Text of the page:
"Mommy? I think I need some love."
It was the fall of 2008 when Lucy was four and Peter was two that I was frantically trying to make use of the two-hour afternoon nap time. That was the only time of the day where my kids were both otherwise occupied when I could scour the final surfaces of my home before I had company over that night. The night before, I had already scrubbed four bathrooms, vacuumed the upstairs, main level and basement, swept and mopped the kitchen floors, ran the dishes, cleaned the refrigerator, wiped down the oven and microwave, Windexed the glass backdoor and dusted all the wood furniture in the house. That afternoon, I just had to Comet the kitchen sink and countertops and I would feel adequately ready to have friends in my house. My two-hour window was closing and I just knew that Lucy would likely be ready to get out of bed before Peter. As I desperately wrung my Comet covered sponge under the kitchen faucet willing it to get rinsed quicker I began my Hail Mary. In those moments, a mother hopes, prays, promises, says the rosary, barters, pleads, bribes, and otherwise commends her spirit into the hands of the Universe to just make her kids stay asleep a little longer so she can finish her tasks uninterrupted. That’s when I heard a voice in the distance. Only it wasn’t the Universe. She hadn’t heard my plea. It was my daughter, “Mommy? Can I get up now?”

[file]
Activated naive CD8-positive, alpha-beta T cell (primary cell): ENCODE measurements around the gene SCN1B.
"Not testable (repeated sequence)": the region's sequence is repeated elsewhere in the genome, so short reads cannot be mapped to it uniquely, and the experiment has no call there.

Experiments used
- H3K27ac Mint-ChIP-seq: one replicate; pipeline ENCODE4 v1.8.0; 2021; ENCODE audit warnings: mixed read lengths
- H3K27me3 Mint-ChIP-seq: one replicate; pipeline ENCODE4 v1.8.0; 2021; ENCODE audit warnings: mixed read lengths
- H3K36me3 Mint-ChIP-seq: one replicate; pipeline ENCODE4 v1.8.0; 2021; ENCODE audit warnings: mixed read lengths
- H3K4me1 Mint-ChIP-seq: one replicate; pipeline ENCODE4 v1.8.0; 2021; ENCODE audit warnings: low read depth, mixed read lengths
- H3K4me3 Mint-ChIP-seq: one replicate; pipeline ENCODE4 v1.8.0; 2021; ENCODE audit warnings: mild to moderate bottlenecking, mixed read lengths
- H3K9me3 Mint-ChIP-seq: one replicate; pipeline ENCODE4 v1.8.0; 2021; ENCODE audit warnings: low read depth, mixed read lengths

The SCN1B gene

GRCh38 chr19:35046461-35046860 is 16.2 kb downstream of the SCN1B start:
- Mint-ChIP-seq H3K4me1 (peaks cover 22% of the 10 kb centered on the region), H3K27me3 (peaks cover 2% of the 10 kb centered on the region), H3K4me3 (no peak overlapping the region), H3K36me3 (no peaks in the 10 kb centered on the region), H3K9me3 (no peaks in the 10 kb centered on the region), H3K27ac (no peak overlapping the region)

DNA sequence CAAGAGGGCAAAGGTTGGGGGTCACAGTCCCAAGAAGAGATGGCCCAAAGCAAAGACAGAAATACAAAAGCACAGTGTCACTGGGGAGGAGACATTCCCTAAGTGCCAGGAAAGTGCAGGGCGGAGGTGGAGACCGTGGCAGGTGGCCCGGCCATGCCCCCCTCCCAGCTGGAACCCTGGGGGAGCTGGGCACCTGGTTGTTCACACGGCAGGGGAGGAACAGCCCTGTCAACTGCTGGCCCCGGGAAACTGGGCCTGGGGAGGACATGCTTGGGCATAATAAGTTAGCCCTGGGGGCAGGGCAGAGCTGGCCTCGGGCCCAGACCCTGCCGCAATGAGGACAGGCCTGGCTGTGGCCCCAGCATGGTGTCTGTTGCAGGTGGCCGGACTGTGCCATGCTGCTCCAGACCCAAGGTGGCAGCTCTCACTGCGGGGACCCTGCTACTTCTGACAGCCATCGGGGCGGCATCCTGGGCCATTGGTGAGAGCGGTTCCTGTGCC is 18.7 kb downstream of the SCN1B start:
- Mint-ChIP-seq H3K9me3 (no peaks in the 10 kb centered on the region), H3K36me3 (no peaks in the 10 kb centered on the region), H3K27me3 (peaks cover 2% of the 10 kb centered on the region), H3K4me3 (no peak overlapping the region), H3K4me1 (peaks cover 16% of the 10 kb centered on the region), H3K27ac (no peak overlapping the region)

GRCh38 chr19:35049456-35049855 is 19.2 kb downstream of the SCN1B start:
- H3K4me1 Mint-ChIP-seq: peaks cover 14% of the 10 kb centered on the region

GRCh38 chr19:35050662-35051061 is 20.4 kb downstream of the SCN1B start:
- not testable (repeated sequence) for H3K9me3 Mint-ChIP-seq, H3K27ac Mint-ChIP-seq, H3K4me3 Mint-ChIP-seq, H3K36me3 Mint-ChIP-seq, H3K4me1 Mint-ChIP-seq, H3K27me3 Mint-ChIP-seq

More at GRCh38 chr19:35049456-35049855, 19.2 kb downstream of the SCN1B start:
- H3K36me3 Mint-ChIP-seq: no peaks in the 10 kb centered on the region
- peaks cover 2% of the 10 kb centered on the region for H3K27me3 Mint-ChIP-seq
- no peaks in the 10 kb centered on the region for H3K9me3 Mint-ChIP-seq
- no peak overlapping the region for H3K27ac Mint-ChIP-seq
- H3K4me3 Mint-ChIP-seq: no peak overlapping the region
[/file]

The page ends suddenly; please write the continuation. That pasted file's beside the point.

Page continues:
I ripped off my rubber gloves and threw them on the counter in an attempt to punish the Universe for not accepting my righteous petition and huffed upstairs to let Lucy come out of her room. I told her I would put a show on for her to watch while I finished cleaning in the kitchen and would get her a snack in just a little bit. I sat her down on the couch and turned on Curious George for her to watch. At four years old, she had surpassed an interest in Sesame Street which meant Peter practically missed Big Bird and Elmo entirely.
I rushed back to the kitchen and skipped trying to wriggle wet rubber gloves back on my hands and instead proceeded to douse the countertops in Comet. [I for one, am a Comet kind of girl. When I was young and cleaning the bathrooms was my chore, I picketed if my parents ever bought the grocery store version of the same cleaning solution. It was Comet, or they could clean the bathrooms themselves. Paying the extra $.59 per canister was apparently worth it, as that remained my chore until I moved out of the house at age 22]. Bending over, I proceeded to apply the elbow grease my mother and grandmother swore got the job done and scrubbed the cracks and crevices of the Formica countertops. Mid-scrub I heard Lucy call from the living room. I stood up straight, with both hands on the countertops and my head tilted back chanting to myself “Why me? Why me?” and finally answered her as calmly as I could muster “Yes, Lucy?"
“Mommy? I think I need some love.”